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We've all been here. It doesn't matter if you are relaxing at your friend's house, at the bar tossing a few back, or wheeling hard on the Rubicon. The question of auto vs. manual still rages today. Unless this is your first Jeep or you are new to off-roading, you already know the basic pros and cons. This is my preference, and it goes deeper than just "what's easier to wheel over rocks?"
A manual transmission is just a solid piece of engineering that doesn't want to break. It doesn't care what angle you are at. It has compression braking that automatics can't touch, and when you are driving it you feel connected to your Jeep. It is a more immersive driving experience.
With a manual you only worry if it shifts and does it go. A slipping clutch, bad synchros, grinding bearings, or even loss of fluid will rarely if ever prevent you from getting home. You can pour engine oil into your manual tranny, pound wooden wedges between your clutch and flywheel, or just grind gears with no disengagement, and still have no troubles finding your way home. With an auto, you have to call a tow truck. It's really as simple as that. A manual transmission will (almost) always get you home. On that same note, if your battery dies for any reason an automatic transmission will need a jump start to get running, whereas a manual tranny just needs a push start.
The automatic on the other hand won't stall when you are traversing a tricky patch of rocks, makes it really easy to get into off-roading with less experience, and can't be beat in on highway rush hour traffic.
I prefer manual transmissions for wheeling. That said, I do own vehicles with automatic transmissions. My Ford F350 has an auto. Why? Because I don't want to work a clutch in stop-and-go traffic or worry about stalling when backing my boat up my snaking, inclined driveway. My Cherokee, YJ, and 47 Willys all had autos, but at some point in time I found myself thinking, "I'm gonna put a manual transmission in this thing." Conversely, I've never once thought, "Hey, this Jeep needs an automatic!" while driving one of my manual-transmission Jeeps. I just like to feel connected to my Jeep, and I feel an automatic takes that away.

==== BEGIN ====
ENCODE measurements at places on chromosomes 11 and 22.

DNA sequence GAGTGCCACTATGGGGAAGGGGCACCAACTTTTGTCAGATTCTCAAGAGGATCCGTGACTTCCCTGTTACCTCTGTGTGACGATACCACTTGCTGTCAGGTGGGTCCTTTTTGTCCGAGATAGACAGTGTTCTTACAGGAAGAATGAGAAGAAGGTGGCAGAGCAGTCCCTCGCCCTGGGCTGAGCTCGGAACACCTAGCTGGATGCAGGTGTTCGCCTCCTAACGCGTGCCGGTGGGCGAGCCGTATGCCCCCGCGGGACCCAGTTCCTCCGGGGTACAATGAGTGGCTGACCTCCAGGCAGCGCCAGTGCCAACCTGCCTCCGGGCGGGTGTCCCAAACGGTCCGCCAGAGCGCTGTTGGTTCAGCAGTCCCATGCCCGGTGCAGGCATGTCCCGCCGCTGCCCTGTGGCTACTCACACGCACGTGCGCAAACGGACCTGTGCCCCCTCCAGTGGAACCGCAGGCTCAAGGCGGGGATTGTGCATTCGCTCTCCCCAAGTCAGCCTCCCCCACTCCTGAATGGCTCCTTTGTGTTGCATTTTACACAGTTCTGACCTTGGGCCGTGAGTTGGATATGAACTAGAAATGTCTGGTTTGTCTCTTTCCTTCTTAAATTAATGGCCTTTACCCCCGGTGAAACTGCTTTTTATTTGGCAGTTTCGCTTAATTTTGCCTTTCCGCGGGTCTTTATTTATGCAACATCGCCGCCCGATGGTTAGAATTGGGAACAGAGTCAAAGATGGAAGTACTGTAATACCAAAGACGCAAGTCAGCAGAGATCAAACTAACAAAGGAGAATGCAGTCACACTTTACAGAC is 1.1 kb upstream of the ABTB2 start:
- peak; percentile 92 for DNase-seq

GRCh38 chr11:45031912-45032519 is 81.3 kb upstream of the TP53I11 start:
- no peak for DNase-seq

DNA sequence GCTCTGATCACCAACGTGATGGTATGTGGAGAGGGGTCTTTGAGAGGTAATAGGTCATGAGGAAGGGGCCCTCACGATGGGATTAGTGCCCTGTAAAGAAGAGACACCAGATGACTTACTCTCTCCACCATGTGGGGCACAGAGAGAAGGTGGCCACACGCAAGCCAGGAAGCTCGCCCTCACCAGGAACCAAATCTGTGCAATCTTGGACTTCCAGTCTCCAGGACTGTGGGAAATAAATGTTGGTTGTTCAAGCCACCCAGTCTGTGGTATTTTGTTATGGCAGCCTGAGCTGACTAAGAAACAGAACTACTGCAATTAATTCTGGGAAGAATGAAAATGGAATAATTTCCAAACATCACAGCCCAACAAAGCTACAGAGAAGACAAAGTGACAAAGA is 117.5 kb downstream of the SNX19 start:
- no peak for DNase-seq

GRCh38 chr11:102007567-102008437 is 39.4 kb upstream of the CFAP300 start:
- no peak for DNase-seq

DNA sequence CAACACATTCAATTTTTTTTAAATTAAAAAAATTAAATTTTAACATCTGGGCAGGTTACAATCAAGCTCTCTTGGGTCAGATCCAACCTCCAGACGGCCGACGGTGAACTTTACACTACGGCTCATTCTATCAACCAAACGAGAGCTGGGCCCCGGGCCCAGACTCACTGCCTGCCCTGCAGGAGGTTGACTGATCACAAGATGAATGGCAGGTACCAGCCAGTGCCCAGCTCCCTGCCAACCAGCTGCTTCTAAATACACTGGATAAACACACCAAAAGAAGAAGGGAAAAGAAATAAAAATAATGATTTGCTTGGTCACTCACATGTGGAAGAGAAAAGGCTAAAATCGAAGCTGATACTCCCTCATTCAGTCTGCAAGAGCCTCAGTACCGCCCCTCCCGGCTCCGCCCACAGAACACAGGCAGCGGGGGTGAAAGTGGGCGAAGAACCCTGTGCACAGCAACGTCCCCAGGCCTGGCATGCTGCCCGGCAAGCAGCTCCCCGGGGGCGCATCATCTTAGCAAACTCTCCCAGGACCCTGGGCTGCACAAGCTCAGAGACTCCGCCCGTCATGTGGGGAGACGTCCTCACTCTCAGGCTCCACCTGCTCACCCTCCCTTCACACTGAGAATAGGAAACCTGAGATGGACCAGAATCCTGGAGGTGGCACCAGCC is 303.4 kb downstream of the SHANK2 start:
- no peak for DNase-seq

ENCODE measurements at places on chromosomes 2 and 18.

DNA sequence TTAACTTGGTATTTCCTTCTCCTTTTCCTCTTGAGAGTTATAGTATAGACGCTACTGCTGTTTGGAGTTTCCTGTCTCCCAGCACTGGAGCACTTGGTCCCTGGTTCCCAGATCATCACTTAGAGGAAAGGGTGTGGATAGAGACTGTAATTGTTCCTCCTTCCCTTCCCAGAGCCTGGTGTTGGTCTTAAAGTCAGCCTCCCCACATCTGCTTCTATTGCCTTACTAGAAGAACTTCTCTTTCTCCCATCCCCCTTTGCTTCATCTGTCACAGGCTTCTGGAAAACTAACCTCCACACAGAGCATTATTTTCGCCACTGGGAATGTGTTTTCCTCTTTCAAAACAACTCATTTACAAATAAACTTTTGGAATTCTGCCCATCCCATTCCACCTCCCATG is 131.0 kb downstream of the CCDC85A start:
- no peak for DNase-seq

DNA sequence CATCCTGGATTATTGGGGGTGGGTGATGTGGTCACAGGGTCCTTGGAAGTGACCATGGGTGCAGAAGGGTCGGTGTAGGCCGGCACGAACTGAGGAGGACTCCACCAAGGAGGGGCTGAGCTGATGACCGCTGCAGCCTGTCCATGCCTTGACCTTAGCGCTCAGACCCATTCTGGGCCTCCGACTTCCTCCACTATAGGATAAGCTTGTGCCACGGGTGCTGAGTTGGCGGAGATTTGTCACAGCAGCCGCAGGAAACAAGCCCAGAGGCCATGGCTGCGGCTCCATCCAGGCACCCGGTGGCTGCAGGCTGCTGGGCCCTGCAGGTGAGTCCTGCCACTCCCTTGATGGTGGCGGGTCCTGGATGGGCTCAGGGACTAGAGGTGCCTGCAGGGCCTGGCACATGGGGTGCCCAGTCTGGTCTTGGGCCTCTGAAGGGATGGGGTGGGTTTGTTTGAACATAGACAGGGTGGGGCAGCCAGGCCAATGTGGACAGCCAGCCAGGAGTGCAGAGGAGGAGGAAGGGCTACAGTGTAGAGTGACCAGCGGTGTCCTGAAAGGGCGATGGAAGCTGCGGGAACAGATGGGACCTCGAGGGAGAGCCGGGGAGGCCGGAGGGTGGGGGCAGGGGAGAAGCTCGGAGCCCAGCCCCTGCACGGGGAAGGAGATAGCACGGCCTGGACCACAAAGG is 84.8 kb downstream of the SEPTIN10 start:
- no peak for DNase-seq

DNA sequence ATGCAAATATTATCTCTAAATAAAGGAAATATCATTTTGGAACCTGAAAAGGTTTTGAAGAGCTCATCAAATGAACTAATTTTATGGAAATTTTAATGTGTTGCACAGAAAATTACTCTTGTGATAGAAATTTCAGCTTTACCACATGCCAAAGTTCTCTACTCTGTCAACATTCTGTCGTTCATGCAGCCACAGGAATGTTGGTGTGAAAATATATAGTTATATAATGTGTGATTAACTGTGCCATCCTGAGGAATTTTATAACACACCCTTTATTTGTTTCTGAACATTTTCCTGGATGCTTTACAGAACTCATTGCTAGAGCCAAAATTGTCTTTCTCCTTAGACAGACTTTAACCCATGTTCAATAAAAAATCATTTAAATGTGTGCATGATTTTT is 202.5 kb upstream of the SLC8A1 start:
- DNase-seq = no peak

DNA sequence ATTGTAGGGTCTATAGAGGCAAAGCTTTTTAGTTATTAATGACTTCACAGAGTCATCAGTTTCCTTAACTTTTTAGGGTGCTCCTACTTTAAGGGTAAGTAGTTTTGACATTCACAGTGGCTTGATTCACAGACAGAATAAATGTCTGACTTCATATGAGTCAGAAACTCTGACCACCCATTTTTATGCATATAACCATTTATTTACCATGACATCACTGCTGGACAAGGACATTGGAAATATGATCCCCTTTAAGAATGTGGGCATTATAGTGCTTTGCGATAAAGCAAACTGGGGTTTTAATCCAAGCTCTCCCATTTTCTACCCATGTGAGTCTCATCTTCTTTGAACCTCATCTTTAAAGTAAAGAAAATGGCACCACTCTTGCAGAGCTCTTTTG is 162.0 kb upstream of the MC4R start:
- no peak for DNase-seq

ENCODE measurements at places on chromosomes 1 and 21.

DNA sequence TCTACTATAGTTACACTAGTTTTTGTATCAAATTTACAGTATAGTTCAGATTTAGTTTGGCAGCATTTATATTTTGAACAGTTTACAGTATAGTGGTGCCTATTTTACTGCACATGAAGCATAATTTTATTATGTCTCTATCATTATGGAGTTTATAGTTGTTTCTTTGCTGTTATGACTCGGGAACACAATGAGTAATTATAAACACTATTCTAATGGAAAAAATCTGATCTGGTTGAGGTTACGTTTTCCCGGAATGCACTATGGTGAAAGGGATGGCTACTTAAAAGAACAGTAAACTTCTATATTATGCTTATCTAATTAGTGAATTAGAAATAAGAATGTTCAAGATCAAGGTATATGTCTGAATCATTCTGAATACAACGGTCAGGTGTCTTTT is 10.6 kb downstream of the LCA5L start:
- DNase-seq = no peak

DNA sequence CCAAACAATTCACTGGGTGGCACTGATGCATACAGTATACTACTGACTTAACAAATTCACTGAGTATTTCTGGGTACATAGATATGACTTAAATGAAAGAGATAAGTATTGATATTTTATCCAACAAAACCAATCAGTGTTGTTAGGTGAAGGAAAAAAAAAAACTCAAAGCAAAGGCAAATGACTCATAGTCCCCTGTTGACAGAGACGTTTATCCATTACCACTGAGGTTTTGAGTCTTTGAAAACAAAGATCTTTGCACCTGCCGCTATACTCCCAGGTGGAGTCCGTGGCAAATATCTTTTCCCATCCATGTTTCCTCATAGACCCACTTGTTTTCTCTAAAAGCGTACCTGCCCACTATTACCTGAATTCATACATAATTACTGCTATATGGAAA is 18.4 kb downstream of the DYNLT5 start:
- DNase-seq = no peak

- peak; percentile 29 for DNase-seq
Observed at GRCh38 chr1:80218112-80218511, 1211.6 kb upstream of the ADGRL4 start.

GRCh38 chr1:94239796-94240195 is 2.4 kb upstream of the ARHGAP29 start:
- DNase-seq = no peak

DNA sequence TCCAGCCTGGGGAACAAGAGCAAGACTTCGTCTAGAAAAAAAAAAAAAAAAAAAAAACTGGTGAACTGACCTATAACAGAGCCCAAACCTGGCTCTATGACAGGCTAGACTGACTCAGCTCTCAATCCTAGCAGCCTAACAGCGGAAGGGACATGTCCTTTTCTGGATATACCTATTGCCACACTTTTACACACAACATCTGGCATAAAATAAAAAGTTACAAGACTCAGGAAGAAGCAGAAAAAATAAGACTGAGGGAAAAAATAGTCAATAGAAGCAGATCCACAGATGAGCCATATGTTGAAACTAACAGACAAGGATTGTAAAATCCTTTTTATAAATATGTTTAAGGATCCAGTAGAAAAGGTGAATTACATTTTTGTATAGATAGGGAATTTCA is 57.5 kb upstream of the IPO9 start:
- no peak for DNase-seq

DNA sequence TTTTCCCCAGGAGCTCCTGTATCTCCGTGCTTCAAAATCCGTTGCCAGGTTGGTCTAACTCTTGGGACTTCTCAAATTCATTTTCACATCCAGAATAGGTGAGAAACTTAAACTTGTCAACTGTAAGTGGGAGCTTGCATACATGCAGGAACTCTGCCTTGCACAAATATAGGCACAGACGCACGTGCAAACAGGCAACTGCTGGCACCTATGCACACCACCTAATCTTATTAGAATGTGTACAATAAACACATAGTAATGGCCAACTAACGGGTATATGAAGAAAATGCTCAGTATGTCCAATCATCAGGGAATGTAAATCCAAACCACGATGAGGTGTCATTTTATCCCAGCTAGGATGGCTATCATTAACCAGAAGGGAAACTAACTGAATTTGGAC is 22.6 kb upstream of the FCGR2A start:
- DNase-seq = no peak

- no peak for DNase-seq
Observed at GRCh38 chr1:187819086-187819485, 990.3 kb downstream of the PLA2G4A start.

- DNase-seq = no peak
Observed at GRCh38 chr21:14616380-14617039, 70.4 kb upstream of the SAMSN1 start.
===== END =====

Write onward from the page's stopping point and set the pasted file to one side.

While off-roading in an automatic, you have to worry about torque converter flash rpm, stall rpm, shift point rpm and vehicle speed, vacuum and cooling lines, tranny pan leaks, loss of fluid, overheating, plugged coolers, uncovered sump pickups, burned fluid, and so much else. In an emergency maneuver you have to worry about how quickly you can toggle the shifter into Neutral or Reverse and then whether or not the tranny will be sucking air or if it'll actually grab and save your bacon before you roll down a tall cliff and die. Sure, autos can shift faster than a manual, but we're talking off-roading in Jeeps here, not drag racing.
Manual transmissions can improve fuel economy, they generally last longer, require less maintenance, create less heat, sap less horsepower, and are typically less expensive and easier to repair and rebuild than their automatic counterparts. I once sunk a manual transmission into a swamp and it still worked for quite a while, although it was filled with water. An automatic instantly stops working when the oil becomes contaminated. On steep hills the oil pickup on many automatics will starve for oil, halting forward movement. As long as the gears and bearings get a splash of oil now and then, the manual transmission can run upside down all day long if need be.
Again, choosing a transmission should still be primarily based on preference. I'm sure you aren't going to purposely run upside down, but if you don't plan to get in potential rollover situations or do 90% of your driving on the street, perhaps an automatic is best for you. Just remember, you can't undo your decision when you are hanging upside down on the trail.